What is the Locus Coeruleus?

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  • Written By: Mary McMahon
  • Edited By: O. Wallace
  • Last Modified Date: 06 September 2019
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The locus coeruleus is an area of the brain which acts to regulate the level of activity in the brain. It is closely involved in the waking and sleeping cycle, and plays a number of other roles as well. The name of this structure literally means “the blue spot,” a reference to the bluish color it has in fresh brain tissue as a result of the presence of cells which contain higher concentrations of melanin.

This structure is located inside the brain stem, deep within the area known as the pons. The locus coeruleus is quite small, but has a long reach. Despite the fact that it is a tiny nubbin within the brain, its neurons connect with many areas of the brain, networking with areas responsible for sensory processing and many other activities. One could think of the locus coeruleus as a very long-limbed spider poised in the middle of the brain, with legs touching key areas.


Noradrenaline production is moderated by the locus coeruleus. This structure decides how much noradrenaline to produce and when, which determines how alert and awake the brain is. Production of noradrenaline occurs in response to sensory input which the locus coeruleus sorts through to determine the correct level of response. When someone glances at a dog, for example, the brain recognizes the animal as probably harmless, and it stays at a low level of excitation. A charging wolf, on the other hand, would trigger a surge of noradrenaline, a high state of alertness, and a stress response.

Stress and panic responses are an important part of what the locus coeruleus controls, but this structure is also involved in making memories, processing emotions, motivation, and attention. By moderating alertness levels, it can make the brain sluggish or more active, providing it with more energy to focus or overloading it in response to stress. The locus coeruleus neurons are constantly active, processing and sifting through information to identify relevant pieces which are used to regulate the brain's “speed,” so to speak.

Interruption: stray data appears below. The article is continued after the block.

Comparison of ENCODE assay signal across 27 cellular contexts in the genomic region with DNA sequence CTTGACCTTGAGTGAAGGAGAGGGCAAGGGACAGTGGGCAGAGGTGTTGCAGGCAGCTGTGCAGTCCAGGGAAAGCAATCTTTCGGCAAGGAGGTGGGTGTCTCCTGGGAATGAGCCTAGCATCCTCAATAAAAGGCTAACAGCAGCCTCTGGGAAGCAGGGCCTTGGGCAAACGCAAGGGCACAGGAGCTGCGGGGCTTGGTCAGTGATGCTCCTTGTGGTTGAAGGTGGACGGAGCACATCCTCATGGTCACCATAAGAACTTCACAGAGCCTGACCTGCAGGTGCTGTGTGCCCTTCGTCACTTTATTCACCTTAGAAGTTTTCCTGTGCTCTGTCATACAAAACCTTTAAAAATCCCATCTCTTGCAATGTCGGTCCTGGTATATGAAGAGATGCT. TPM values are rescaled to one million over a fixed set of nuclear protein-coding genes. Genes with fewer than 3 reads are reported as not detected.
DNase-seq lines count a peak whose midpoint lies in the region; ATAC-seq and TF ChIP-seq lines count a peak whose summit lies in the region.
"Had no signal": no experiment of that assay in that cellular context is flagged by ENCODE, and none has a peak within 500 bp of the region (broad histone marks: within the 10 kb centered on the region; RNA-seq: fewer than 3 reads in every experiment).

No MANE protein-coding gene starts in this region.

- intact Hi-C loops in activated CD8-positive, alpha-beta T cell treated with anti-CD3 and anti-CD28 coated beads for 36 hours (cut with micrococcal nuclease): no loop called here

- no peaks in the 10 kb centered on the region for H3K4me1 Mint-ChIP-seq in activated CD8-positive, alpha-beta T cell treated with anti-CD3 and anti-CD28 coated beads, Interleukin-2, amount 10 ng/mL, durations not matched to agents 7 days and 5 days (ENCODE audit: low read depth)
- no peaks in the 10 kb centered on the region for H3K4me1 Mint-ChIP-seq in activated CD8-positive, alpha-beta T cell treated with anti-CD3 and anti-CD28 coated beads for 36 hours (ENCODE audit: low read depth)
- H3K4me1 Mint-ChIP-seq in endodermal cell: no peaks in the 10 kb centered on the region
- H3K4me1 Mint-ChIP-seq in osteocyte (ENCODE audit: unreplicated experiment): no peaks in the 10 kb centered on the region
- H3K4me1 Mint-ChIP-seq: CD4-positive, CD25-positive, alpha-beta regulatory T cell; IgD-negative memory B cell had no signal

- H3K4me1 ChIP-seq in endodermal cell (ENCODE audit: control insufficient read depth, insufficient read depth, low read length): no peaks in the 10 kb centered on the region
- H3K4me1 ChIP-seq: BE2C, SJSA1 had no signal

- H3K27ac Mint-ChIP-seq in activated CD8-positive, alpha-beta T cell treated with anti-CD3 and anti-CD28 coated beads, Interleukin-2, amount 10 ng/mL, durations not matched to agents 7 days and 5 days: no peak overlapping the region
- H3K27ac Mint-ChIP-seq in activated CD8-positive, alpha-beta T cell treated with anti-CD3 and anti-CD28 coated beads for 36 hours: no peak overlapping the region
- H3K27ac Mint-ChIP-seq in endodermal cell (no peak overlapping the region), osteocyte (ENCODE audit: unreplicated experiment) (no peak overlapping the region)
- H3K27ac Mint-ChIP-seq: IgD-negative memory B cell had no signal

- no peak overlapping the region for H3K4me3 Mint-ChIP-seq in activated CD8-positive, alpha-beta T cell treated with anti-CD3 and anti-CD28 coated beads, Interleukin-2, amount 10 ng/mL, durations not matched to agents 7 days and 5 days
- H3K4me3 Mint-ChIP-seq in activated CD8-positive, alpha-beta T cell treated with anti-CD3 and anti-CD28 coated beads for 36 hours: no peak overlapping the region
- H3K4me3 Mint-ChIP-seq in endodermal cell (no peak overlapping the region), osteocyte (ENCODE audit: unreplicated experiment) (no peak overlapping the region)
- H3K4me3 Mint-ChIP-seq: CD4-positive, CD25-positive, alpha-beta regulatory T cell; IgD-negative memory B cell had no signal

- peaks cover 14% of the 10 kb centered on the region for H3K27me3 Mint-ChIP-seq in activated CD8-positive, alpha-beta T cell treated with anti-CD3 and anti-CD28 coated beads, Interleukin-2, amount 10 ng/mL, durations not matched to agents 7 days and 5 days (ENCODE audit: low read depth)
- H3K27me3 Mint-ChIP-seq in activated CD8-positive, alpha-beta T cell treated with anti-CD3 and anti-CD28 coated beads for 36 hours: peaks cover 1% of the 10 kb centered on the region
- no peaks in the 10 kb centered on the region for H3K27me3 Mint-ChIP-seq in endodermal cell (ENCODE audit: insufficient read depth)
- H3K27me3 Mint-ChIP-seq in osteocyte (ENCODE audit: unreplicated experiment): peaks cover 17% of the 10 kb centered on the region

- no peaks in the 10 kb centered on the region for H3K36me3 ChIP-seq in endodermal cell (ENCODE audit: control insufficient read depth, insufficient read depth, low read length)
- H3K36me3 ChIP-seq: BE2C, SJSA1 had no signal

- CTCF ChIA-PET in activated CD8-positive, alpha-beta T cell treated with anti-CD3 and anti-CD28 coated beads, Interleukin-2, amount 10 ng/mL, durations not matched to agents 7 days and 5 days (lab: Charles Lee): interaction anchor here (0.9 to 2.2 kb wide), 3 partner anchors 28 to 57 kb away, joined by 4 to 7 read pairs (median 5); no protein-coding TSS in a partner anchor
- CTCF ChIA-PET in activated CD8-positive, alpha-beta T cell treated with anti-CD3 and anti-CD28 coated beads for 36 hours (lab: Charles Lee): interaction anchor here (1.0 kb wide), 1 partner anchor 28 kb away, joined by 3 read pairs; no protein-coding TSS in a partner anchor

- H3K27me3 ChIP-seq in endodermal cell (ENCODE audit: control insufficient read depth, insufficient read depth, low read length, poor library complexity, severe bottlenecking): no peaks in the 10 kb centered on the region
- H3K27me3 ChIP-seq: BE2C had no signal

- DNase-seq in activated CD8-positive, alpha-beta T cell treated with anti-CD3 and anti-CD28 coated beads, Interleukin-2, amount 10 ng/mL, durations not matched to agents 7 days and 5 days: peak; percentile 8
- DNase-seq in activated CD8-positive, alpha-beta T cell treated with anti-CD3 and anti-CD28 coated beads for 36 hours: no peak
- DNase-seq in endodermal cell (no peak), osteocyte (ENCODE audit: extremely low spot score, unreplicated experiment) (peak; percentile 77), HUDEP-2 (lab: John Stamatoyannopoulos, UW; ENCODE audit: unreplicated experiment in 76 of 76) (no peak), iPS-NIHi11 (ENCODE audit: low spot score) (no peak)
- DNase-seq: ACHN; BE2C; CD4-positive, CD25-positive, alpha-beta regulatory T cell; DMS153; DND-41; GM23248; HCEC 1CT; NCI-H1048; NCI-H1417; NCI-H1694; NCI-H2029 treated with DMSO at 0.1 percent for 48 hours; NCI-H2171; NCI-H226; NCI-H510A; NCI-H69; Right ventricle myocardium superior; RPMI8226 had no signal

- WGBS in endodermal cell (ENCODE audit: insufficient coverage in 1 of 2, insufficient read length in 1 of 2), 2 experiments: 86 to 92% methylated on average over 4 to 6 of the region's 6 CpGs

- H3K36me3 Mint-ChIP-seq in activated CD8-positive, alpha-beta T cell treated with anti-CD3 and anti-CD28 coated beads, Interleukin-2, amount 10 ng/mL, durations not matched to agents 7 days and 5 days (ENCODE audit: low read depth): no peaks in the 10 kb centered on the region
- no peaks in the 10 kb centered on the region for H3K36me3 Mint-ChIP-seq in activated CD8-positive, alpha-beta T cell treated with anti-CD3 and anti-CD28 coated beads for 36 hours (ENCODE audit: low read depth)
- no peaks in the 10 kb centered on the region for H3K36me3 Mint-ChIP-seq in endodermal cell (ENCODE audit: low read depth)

The effects of the locus coeruleus can be seen in brain scans which measure brain activity. When a flood of noradrenaline is released, the brain lights up, often in multiple areas, as it kicks into high gear. When people are sluggish or resting and noradrenaline production is low, the brain is correspondingly inactive, with lower noradrenaline levels to excite it, keeping it in a less alert state.


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Post 4

@lighth0se33 - It helps to joke around with the crowd a bit, if possible. I used to feel that scared rush when speaking in public, but I found out that starting out with a couple of jokes eased my nerves significantly.

Once I see people laughing and loosening up, my locus coeruleus sees that my proverbial tiger is only a house cat. It realizes that I am not in danger, and it stops producing so much adrenaline.

I realize that there are instances where joking would not be appropriate. For those, consider using empathy instead. Look into your audience members’ eyes as you speak, and try to draw upon their emotions. Just feeling connected and on the same level as your audience will minimize the threat level you perceive.

Post 3

My locus coeruleus often gets confused about potential danger. I tend to jump at every rustle of leaves, and as soon as I become alert, I feel a rush.

It only takes a few seconds for my mind to recognize that the danger isn’t real. Then, the rush fades, and I feel a little shaky for awhile, but I get back to normal before long.

Another thing that always gives me a shaky rush is speaking in public. My mind and body react the same way when I get up in front of a crowd as they do when I see a snake in my path. The fear and the rush last through my entire speech.

Does anyone know how I can overcome this? It is really a drain on my system to feel that scared for fifteen minutes.

Post 2

@OeKc05 - My husband experienced a lot of anxiety and that same metallic taste, and he went to a doctor about it. The doctor told him that his locus coeruleus was sending adrenaline out into his body, but his altered mental state and lack of exercise were causing it to linger longer than it should have.

Adrenaline causes the metallic taste that usually fades away. In my husband’s case, he was under a lot of stress, so it stayed with him.

He tried meditation, which helped ease his mind a bit. He started exercising, and this let his body burn up the adrenaline.

He began feeling less anxious, and the metallic taste disappeared. Once he got his mental state under control, his locus coeruleus stopped releasing unnecessary adrenaline.

Post 1

I have felt that adrenaline rush before from dangerous situations. I never knew that it was coming from my locus coeruleus though, because I had never heard of this before reading the article.

Usually, I get my adrenaline rushes while driving. If someone is about to pull out in front of me, I feel a surge of panic, followed by a metallic taste on my tongue. Does anyone know what causes this taste?

My heart pounds for several minutes, and the taste goes away as my mental state returns to normal. I just find it strange that it occurs at all!

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